WWI's Civilians, the Homefront, & an Uneasy Peace: Crash Course

Video

John Horgan
by CrashCourse
published on 18 April 2021
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World War I was a total war for millions of people in Europe. Many men were enlisted in the fighting, but the war work had implications for the daily lives of a huge number of Europeans. Women entered the workforce in huge numbers, and for a lot of people, the battles raged through their towns, cities, and even their homes.

In addition to learning about the homefronts of the war, we're going to look at how the war ended, and how the Paris Peace Conference and the treaties that resulted did little to heal the societal wounds of the war, and in many ways set the stage for the next big war.

Sources

-Akin, Yigit. “War, Women, and the State: The Politics of Sacrifice in the Ottoman Empire during the First World War,” Journal of Women’s History. Vol. 26, No. 3 (Fall 2014).
-Gerwarth, Robert. The Vanquished: Why the First World War Failed to End. New York: Farrar, Straus, and Giroux, 2016.
-Hunt, Lynn et al. Making of the West: Peoples and Cultures, 5th ed. Boston: Bedford St. Martin’s, 2016.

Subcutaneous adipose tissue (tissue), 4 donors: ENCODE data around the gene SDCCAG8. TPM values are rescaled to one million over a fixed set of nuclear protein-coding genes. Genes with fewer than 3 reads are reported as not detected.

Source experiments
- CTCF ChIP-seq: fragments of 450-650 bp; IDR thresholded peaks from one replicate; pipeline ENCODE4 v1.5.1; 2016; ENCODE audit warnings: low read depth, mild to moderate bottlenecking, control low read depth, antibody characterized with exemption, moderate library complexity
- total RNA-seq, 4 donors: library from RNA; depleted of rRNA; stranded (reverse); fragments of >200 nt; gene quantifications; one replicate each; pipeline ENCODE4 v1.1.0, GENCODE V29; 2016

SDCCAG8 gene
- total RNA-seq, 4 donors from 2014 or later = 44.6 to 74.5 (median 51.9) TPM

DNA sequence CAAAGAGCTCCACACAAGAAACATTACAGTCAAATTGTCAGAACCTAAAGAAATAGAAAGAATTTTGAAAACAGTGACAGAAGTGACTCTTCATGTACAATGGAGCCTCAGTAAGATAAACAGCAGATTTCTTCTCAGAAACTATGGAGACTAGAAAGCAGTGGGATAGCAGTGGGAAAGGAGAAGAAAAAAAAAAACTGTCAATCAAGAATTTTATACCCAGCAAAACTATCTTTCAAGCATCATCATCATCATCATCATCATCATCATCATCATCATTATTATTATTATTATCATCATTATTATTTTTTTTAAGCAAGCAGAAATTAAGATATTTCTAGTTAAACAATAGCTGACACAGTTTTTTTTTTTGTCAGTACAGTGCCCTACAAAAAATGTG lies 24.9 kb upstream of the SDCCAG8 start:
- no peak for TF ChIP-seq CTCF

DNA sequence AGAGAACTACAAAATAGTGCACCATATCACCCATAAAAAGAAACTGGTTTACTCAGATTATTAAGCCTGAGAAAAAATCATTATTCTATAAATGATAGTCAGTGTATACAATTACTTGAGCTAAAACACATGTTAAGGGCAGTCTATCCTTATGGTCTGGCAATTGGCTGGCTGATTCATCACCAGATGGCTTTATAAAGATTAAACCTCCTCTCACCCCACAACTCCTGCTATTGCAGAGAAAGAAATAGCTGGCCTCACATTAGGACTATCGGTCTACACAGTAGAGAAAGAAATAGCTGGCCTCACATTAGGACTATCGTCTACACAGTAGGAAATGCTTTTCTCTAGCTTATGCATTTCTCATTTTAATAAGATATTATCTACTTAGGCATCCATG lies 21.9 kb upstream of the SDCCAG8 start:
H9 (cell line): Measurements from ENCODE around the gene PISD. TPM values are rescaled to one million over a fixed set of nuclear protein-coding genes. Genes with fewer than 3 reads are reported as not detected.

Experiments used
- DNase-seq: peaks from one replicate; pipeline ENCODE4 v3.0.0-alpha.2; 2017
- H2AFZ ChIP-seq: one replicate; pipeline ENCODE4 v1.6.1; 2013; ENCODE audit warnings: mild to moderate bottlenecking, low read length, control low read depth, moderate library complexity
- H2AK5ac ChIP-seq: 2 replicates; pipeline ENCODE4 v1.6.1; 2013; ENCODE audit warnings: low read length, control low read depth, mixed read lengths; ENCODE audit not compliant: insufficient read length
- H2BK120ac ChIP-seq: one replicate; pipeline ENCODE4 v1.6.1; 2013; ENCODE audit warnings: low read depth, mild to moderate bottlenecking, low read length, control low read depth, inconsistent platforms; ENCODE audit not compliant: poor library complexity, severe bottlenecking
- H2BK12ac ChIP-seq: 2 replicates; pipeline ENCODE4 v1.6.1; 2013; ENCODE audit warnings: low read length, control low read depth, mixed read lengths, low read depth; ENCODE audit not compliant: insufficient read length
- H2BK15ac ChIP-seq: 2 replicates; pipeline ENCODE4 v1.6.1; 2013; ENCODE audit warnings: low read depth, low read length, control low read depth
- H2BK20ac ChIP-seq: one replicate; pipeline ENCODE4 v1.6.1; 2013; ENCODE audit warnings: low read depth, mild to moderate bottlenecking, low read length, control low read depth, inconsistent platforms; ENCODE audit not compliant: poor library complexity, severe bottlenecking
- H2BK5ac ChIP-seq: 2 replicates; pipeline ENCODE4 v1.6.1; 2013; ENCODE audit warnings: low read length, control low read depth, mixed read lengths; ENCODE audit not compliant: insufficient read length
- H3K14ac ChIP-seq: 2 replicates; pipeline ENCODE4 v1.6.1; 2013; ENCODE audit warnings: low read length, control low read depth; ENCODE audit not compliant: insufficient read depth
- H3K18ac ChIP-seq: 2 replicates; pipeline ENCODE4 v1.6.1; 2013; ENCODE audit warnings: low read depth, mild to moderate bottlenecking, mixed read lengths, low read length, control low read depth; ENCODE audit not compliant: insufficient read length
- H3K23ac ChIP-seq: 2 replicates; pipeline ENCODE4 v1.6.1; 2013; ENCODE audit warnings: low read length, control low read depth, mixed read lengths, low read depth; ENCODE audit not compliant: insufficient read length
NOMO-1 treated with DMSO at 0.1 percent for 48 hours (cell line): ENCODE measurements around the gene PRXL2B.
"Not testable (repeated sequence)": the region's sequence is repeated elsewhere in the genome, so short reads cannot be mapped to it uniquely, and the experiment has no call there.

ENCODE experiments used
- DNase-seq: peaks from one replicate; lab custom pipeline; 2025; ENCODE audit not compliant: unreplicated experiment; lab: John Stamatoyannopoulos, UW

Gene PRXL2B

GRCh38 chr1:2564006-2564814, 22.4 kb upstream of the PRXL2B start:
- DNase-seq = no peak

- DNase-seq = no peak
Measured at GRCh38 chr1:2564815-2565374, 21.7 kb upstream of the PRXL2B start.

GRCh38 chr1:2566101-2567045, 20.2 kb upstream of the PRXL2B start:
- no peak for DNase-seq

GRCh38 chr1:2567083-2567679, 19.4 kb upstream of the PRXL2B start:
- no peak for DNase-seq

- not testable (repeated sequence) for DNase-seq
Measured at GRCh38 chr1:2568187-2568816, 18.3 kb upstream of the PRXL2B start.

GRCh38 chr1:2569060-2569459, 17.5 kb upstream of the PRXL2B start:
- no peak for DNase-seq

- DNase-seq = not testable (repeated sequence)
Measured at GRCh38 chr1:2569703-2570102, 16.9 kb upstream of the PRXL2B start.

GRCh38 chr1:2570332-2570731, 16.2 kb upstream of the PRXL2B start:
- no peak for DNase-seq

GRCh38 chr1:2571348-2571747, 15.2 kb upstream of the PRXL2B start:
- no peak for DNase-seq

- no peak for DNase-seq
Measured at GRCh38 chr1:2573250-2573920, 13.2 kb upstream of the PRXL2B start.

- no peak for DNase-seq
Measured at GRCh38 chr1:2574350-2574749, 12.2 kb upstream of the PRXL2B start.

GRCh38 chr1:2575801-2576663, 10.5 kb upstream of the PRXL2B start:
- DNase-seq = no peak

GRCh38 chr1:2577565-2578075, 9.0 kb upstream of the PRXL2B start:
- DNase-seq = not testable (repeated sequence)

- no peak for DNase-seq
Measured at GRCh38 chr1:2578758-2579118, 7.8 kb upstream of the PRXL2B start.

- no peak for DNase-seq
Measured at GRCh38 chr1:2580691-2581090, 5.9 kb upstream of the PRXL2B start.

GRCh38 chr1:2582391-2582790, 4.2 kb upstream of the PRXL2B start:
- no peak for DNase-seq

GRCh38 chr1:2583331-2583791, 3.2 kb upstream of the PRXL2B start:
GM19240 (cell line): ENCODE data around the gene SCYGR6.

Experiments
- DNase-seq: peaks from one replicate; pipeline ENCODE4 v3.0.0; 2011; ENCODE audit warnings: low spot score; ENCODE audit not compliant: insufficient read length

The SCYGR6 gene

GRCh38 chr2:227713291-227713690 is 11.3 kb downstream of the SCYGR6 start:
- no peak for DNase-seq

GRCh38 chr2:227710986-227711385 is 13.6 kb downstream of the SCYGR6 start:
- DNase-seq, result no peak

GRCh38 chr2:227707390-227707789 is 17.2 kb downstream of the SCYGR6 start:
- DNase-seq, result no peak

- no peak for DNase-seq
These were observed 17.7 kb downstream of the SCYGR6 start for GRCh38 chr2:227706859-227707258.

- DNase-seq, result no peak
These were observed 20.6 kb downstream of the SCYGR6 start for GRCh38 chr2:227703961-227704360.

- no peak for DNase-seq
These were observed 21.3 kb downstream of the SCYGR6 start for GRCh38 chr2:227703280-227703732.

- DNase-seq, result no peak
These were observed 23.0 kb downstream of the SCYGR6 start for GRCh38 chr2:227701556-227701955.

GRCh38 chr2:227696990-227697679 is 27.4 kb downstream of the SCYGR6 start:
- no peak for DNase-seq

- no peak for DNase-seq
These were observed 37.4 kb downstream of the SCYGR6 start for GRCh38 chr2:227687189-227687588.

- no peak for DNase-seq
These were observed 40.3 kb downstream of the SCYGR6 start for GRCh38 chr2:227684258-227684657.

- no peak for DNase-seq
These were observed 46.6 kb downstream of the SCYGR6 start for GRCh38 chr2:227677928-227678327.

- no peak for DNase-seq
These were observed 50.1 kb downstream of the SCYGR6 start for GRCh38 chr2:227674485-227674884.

-McMeekin, Sean. The Ottoman Endgame: War, Revolution, and the Making of the Modern Middle East, 1908-1923. New York: Penguin, 2015.
-Sanborn, Joshua A. Imperial Apocalypse: The Great War and the Destruction of the Russian Empire. Oxford: Oxford University Press, 2014.

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APA Style

CrashCourse, . (2021, April 18). WWI's Civilians, the Homefront, & an Uneasy Peace: Crash Course. World History Encyclopedia. Retrieved from https://www.worldhistory.org/video/2467/wwis-civilians-the-homefront--an-uneasy-peace-cras/

Chicago Style

CrashCourse, . "WWI's Civilians, the Homefront, & an Uneasy Peace: Crash Course." World History Encyclopedia. Last modified April 18, 2021. https://www.worldhistory.org/video/2467/wwis-civilians-the-homefront--an-uneasy-peace-cras/.

MLA Style

CrashCourse, . "WWI's Civilians, the Homefront, & an Uneasy Peace: Crash Course." World History Encyclopedia. World History Encyclopedia, 18 Apr 2021. Web. 22 Sep 2021.